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Transact chief Taylor: Advisers shouldn’t pay for platforms

Transact chief hits out at argument all platforms are the same and the market’s focus on price

heather-hopkins-half-width

Though usually unflappable, there are several things currently bothering Transact chief executive Ian Taylor.

One is the fact the term “platform” is not well defined, especially because
not all platforms are the same.

This is of particular note with regards to the recently announced FCA investment platform market study.

Taylor says: “If you lump all these businesses together it will cause problems for some of us.”

One criticism levied at platforms is that they should use their buying power to negotiate better deals with fund groups. But Taylor counters that notion.

He says: “Do platforms encourage competition by negotiating terms with fund companies? I tend not to. I’m a custodian – I can’t promise how people will invest this money; it’s not mine. Others with guided architecture may find it easier to negotiate because they can drive assets to particular funds. Not Transact.”

Ian Taylor Transact chief 700x450.jpg

Another thing concerning the chief executive is the “GoCompare mentality” in platform comparison.

“It’s as if the only thing that’s different is price. There are lots of different business models,” he says.

Some have suggested platform charging would drop precipitously if the adviser were paying the platform fee. But Taylor is adamant the investor should pay, as it is the investor that benefits.

He uses the example of the provision of the tax wrapper. “Should the adviser pay for Mrs Miggins’ tax wrapper?”

This is a point of difference. Transact can be the platform for both direct and advised assets. Adviser charging can be done by tax wrapper. If Mrs Miggins has direct equities and the adviser does not want to advise on those, she can still keep those equities on Transact. And Mrs Miggins gets full access to the platform, as she pays for it.

Taylor says: “Imagine me as an NCP car park manager. I am not distributing the cars. I have BMWs, Mercedes and the rest on the lot. I don’t care which one you park as long as you pay me. But the regulator says because I have all these cars in my car park I am a car distributor.”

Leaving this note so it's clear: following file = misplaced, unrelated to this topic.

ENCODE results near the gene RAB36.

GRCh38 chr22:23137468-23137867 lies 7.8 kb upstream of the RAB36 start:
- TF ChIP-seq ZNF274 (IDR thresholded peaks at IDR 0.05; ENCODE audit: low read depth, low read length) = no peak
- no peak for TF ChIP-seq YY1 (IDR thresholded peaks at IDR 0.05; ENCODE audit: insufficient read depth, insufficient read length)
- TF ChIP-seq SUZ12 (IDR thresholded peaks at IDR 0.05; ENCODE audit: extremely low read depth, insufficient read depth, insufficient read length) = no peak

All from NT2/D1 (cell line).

Read more: Head to head – Should all platforms charge flat fees?

From Charles Dickens to client custody

Such reflections on technology, finance (and car parking) are a long way from those he made on the likes of Milton, Chaucer and Brontë while studying English literature at Cambridge University. He graduated with dreams of writing the next great novel.

Marrying straight out of university, Taylor and his wife moved to Lincolnshire, near her family. After a futile year with plume and parchment, he realised he was less creative and more analytical, and gave up his dreams of being the next Charles Dickens.

He “fished around for a job” and in 1987 joined Royal Life. He spent five years there before moving to the City to be marketing director of a small asset management company, John Govett.

In 1998 he met “some guys from Australia”, including Transact chairman Mike Howard. They owned a software company and saw an opportunity in the market. April 1999 saw Taylor’s first foray into the platform industry.

“My career in platforms is now old enough to buy a drink,” he says.

The longest serving platform, Transact’s first case was written in March 2000. “It was a brilliant idea,” says Taylor.

“People have already forgotten what it used to be like before platforms. They have become part of the infrastructure. Cast your mind back to the heady days of 1999. If a client had a pension, a Pep and 10 fund holdings, it could take weeks for an adviser just to get a valuation. Now clients pay advisers for advice rather than for chasing insurance companies for valuations.”

Taking the pressure off price

Taylor is keen to point out that platforms have also brought down the cost of investing.

“In the old days, to switch from one investment company to another incurred a 5 per cent charge. If the adviser was really kind and rebated all his commission, it would still be 2 per cent.